Have you noticed? High school and college students from Generation Z are approaching “dating”…uh…differently.
I just spoke to Sophia, a sophomore in high school. The last time she and I talked she was dating a guy named Conner. In our recent conversation I asked if they were still dating and Sophia replied, “I don’t think so.”
Wait. What? Why wouldn’t you know for sure? Either you are or aren’t, right?
Not in today’s world, thanks to “ghosting.” When a couple is dating, mostly on a screen, and the text conversation goes sideways, it’s not uncommon for one of the two parties to “ghost” the other. Instead of enduring the pain of a hard conversation where a couple breaks up, one of them can simply not show up for the conversation on their phones. Like a ghost, they’re invisible. Poor Sophia didn’t know if her boyfriend, Conner, had ghosted her or if he simply got his phone taken away by his parents. In either case, there is a lot of ambiguity.
But it’s easier than a tough interaction.
Such is our social world today. Welcome to Generation Z.
Dating Is Morphing
According to the Wall Street Journal, “Educators say the current generation in college is uniquely bad at romance. Online dating has created a (false) feeling of an endless buffet of romantic choices. And mobile technology—which this generation has never lived without—has been a security blanket of sorts that has kept them from developing solid in-person communication skills.”
We all began to see this phenomenon several years ago when teens began “phubbing” others socially. This term is a combination of phone-snubbing. It happens out in public when other people are around—those we once spoke with in social settings because it was socially wrong to snub someone who stood in an elevator 18 inches away from you. Today, however, we are all looking at our phones, pretending to be doing something important, when in reality we’re just socially lazy. As kids, Generation Z experienced a perfect storm of realities that led to this:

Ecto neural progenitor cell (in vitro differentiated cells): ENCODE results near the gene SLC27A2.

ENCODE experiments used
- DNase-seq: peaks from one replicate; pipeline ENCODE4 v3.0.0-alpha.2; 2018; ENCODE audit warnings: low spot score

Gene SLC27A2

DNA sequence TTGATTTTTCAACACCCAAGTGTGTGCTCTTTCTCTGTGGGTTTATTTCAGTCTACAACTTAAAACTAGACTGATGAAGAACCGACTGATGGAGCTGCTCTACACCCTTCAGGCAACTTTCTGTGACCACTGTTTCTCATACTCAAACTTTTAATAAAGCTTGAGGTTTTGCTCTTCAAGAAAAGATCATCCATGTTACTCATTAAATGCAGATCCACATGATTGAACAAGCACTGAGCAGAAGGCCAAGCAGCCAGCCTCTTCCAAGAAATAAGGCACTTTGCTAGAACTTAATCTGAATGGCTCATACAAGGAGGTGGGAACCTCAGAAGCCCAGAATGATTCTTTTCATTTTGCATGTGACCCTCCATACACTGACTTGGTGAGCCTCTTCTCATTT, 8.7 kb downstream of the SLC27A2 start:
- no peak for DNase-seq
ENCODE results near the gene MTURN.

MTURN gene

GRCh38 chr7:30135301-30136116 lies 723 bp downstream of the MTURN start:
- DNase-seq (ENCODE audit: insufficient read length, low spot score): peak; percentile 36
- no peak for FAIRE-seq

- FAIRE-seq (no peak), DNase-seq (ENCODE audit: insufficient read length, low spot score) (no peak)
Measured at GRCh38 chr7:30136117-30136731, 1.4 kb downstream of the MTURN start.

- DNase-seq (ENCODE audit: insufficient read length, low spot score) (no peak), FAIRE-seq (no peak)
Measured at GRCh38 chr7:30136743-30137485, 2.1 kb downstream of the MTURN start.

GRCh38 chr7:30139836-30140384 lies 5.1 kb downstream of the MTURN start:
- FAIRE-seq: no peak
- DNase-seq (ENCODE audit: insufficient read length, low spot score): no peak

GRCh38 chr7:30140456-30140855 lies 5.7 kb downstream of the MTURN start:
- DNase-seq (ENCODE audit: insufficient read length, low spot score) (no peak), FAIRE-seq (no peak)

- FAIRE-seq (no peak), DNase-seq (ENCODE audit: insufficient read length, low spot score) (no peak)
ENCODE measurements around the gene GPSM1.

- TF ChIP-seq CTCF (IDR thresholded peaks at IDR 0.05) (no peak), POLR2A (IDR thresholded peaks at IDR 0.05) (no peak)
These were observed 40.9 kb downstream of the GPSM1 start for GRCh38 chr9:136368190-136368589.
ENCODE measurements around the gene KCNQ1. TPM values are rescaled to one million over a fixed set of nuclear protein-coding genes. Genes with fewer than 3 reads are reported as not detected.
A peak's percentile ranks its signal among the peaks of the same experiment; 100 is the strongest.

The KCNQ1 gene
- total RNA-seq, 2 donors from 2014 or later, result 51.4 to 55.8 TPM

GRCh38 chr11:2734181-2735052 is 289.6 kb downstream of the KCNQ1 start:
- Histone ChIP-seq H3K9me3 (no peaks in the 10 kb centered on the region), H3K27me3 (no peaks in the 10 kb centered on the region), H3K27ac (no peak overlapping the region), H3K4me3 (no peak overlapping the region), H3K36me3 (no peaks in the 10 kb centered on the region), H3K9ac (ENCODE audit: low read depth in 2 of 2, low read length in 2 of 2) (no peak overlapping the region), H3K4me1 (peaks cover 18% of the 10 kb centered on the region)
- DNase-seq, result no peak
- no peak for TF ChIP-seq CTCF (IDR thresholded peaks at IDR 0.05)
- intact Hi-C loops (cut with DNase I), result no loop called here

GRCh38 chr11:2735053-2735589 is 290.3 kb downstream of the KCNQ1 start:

- They were sheltered and supervised by adults all the time.
- Portable devices became ubiquitous, allowing for easier interaction.
- Mental health issues were on the rise, leaving them feeling overwhelmed.
- They were alone more with their phones, causing social skills to atrophy.
Truth be told, Generation Z is far more private than Millennials were at their age. They actually learned to be private from the mistakes of those Millennials, who got caught offering personal information on-line to strangers or vendors. Early on, we all were intoxicated with the new world of social media as young adults. Yet, in their privacy, too many teens have lost the art of socializing and even dating someone.
One Idea to Make Progress: A Dating Assignment
This issue has been spotted in other industrialized countries too. In South Korea, college-level dating classes are proliferating. Kerry Cronin, an instructor at Boston College, offers a course called, Perspectives in Western Culture. One of her goals is to help students figure out how to interact well in society. One of her assignments is this: each student must ask a romantic interest out on a date. The criteria includes:
- It must be requested in person, not on a screen.
- It must be done within three days, to prevent undue anxiety.
- The time together must be 60-90 minutes.
- The other person must know it is a “date.”
- No group dates or “wingmen” are allowed.
- She suggests coming up with questions to talk about in advance.
As silly as this sounds, these are fundamentals of socializing that are rare in a world of “hookups” where someone can swipe a screen to find someone for a one night stand. Emotional transparency may never be learned. And too often, it isn’t. Students who’ve completed Kerry’s assignment quickly report:
- Going out on a date helps us get over our fear of failure.
- We are afraid of human interaction. We imagine the worst scenario. You want us to not overthink it.
- It makes us feel more vulnerable and that vulnerability helps us learn more about ourselves.
- Being a good listener is more important than being a good talker.
One Challenge I Gave Students
I worked with a group of college students who were struggling with the same anxiety and one of them gave me an idea. We decided to help the group break the ice with a social challenge. To overcome stigmas of asking someone on a date, then wondering what others assumed was happening, I suggested students pair up and get to know one another and not “date.”
A date may carry some baggage with it, like you’re immediately looking for commitment, or a sexual encounter or even a marriage partner.
Getting to know someone is simpler than a date. It is purely for social reasons; to learn more about them. It fosters friendship because expectations are different. This turned out to be a great “ice-breaker” for students. I recommend it highly.
What social and emotional learning can you foster with an assignment like this?
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